-We have the opposite extreme in what I’ll call the “Western Way of Thinking.” The individual trumps the communal. Think about the Frank Sinatra song, “I did it MY WAY.” Our culture today places the emphasis pretty much exclusively on individual wants, needs, and desires. The way of thinking becomes “If I want to do it, by golly, I’m going to do it, and no one can stop me or get in my way!” This is also referred to as “expressive individualism.” 

This is where we have very loose abortion laws, no fault divorce, unconcern that anyone around us may be struggling, and only worry about me, myself, and I (Libertarianism isn’t the answer). No one else matters because I am an individual. 

-Just as the Eastern way of thinking has good things, so does the Western way of thinking. Yes, we are individuals. We all have unique gifts, strengths and weaknesses, just because our parents are gifted in an area doesn’t mean we’ll be gifted the same way. Individually, we all need to be saved. I think it’s helpful that many of us don’t look to our family heritage as a reason why I am a Christian. 

-The problem is when we take our individual identities into our community, which for us is the church. 

-A couple implications of this: 

-first, don’t waste your time comparing your gifts or strengths or weaknesses to someone else. News flash, they’re not you and you’re not them. God brought us both of you for a reason, to use your gifts for God’s glory, and strengthening and equipping the body, the church. 

-The second piece is the tendency to view the whole church only through your lens of interests. So if a specific ministry has significance to you, then it must be the most important thing in the whole church, right? Same as the previous idea, we have a wide assortment of ministries that combine together to make up this church. We also need to realize that some of these ministries are seasonal, depending on the people God has brought to our body at that time. “For everything there is a season” Eccles. 3:1. Just be aware of that, don’t be discouraged about it, don’t get too fixated on something that is meant to be a tool, instead fix your attention on the one who never changes!

-Both the Eastern and the Western way of thinking have strengths AND weaknesses. The Bible calls us to not completely follow either way, but follow God’s way, which is contrary “the course of the world.” 

-One author quipped “You can recognize ‘the ways of this world’ wherever sin seems acceptable and righteousness seems strange.” (Fruit of the Spirit) And who is behind this, attempting to orchestrate this negative “course of the world”? The devil. As Paul continues: 

“Following the prince of the power of the air, the spirit that is now at work in the sonsof disobedience.”

-Throughout the NT, the devil is referred to as: “the ruler of this world” “the ruler of the demons” “god of this world” Ephesians HEAVILY emphasizes the spiritual realm. But anytime we talk about the spiritual realm, we need to be careful because we don’t want to OVER emphasize it, or UNDER emphasize it:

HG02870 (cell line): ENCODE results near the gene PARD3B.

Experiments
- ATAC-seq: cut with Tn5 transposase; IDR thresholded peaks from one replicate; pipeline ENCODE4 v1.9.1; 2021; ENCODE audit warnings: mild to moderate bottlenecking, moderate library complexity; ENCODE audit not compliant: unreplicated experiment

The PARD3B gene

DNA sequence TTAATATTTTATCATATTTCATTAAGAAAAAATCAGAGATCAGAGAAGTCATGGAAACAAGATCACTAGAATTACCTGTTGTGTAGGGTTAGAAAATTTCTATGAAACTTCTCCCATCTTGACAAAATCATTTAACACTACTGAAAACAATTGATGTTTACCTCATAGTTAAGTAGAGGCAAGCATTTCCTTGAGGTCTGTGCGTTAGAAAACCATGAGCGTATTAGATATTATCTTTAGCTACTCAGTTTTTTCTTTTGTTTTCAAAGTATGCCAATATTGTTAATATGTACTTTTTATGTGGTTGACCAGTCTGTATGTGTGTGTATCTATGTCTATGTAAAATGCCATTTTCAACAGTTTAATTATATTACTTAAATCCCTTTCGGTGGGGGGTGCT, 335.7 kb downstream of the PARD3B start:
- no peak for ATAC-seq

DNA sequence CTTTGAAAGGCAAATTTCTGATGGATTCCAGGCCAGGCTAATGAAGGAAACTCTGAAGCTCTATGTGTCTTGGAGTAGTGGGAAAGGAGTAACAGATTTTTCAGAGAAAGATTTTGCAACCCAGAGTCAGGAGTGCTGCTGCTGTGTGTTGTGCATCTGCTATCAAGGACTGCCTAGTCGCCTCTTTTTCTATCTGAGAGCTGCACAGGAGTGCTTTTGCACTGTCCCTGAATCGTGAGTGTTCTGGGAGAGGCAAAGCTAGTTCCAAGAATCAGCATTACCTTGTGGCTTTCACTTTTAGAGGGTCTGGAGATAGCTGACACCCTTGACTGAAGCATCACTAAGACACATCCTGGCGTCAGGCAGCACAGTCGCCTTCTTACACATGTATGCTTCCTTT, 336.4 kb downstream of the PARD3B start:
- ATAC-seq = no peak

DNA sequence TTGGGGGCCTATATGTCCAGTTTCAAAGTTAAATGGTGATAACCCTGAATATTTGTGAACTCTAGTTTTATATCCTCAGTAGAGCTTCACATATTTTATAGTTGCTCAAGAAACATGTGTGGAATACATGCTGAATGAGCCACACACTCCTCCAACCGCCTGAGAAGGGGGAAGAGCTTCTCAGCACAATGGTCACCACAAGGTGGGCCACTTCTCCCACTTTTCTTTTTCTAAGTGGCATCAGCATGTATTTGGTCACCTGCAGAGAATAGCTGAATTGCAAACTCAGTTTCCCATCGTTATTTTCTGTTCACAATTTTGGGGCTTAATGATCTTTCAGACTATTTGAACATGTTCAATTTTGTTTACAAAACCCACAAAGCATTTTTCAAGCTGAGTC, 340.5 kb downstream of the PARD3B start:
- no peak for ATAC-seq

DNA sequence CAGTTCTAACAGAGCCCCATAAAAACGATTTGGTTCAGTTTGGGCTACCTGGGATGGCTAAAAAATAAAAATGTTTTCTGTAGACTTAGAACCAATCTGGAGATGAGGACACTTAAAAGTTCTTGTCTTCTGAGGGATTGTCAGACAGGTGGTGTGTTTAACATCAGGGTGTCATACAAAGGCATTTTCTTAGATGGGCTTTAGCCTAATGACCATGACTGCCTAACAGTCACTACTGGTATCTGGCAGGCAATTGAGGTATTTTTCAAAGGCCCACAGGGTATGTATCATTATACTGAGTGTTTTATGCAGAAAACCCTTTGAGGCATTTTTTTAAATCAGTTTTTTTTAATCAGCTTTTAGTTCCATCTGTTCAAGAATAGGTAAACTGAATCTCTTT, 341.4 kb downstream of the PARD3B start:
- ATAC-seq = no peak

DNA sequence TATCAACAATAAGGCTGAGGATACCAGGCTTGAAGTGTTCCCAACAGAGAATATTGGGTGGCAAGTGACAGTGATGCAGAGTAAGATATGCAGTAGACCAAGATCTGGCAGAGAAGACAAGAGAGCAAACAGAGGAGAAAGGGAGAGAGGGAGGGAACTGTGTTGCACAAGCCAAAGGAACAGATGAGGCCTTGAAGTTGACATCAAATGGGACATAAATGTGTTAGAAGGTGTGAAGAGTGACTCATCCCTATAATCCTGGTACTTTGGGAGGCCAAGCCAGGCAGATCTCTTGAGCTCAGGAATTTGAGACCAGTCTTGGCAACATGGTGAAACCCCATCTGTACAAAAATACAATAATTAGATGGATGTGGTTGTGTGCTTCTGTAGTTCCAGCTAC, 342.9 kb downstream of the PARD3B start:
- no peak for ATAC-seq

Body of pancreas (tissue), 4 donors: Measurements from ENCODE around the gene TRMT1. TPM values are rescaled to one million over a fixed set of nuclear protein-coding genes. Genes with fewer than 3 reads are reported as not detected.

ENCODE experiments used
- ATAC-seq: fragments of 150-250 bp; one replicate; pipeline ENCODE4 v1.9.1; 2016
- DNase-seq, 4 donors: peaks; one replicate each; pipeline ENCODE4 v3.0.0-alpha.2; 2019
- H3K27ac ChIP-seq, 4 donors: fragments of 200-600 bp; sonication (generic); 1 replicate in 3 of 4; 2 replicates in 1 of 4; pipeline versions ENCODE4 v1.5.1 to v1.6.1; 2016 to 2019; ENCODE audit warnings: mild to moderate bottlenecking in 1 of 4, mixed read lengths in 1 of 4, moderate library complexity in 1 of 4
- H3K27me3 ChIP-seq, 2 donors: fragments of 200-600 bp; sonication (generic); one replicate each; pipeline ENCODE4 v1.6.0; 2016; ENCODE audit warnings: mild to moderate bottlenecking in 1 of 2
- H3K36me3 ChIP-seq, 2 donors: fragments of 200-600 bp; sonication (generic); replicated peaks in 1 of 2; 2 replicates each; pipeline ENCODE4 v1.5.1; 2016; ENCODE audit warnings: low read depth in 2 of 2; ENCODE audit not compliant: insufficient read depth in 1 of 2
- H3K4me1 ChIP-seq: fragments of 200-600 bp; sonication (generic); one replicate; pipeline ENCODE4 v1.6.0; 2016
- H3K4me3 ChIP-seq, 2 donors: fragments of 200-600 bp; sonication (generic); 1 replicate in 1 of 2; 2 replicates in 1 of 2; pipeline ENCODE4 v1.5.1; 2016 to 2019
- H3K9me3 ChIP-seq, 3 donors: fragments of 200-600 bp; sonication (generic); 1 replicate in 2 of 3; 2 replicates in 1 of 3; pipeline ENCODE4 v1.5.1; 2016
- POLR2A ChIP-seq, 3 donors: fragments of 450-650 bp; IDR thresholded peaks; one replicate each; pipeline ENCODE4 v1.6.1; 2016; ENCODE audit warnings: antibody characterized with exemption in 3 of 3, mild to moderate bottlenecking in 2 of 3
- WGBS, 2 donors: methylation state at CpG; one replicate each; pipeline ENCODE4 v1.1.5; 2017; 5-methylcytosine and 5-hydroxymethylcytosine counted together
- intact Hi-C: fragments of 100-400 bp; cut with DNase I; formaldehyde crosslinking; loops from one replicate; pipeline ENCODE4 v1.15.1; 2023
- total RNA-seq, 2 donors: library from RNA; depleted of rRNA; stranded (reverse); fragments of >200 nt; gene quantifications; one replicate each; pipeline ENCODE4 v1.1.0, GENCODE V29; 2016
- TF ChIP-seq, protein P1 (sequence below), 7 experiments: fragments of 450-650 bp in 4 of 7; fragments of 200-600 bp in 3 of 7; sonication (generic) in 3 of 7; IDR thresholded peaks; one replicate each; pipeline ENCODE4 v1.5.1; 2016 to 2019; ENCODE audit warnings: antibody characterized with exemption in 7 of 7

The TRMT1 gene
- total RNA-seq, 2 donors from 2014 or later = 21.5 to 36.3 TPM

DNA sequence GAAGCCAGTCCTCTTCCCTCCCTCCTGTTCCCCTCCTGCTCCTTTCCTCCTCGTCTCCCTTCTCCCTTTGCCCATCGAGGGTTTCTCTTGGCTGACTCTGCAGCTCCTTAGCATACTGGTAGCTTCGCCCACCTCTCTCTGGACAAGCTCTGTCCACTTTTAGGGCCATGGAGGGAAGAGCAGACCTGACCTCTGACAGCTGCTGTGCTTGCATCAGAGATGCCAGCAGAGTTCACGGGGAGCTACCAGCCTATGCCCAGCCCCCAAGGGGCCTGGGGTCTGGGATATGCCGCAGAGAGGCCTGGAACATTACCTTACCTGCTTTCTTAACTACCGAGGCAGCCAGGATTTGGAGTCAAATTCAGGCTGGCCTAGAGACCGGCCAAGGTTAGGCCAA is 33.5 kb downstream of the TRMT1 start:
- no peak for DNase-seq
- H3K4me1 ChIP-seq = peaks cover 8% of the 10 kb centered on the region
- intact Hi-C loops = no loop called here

“There are two equal and opposite errors into which our race can fall about the devils. One is to disbelieve in their existence. The other is to believe, and to feel an excessive and unhealthy interest in them.” CS Lewis

-So we don’t overemphasize the devils work, nor do we want to underemphasize it, because there’s other things that are at work to lead us into sin.

-In Jewish thought at this time, the devil and his followers operated in “the air” the sphere between earth and heaven: spiritual realities happening around us all the time! And this influence is “now at work” 

-“Sons of disobedience” a way of referring to one’s character of life. Again, Thor son of Odin. Just do you get this: being called a son of disobedience is NOT a compliment. But think about the opposite as well, for those who are In Christ, we are now sons of God. Not demeaning to women, just talking about the way the world worked at the time, only male children received an inheritance from their fathers. Our primary allegiance and focus has completely changed!

-“Among whom we all once lived in the passions of our flesh, carrying out the desires of the body and the mind.”

-This is the third and final way we were dead in our trespasses and sins. 

-For many of us, the devil doesn’t need to waste his time on us, because we’re too influenced by our fleshly passions. Our own wants, desires and needs no matter the cost. “Expressive individualism” found a prayer that would work in our cultural context today! 

-Nothing is left out, flesh, body and mind. Remember how Jesus said we can sin with our thoughts too? It’s not a matter of merely external obedience, it’s radical transformation. Paul has vice lists in a few of his writings, we’ll be looking at one of them in a few weeks in Eph. 5:3-14. But a summary is: the opposite of the fruit of the spirit. Those are the works of the flesh, the sins that we so easily give in to.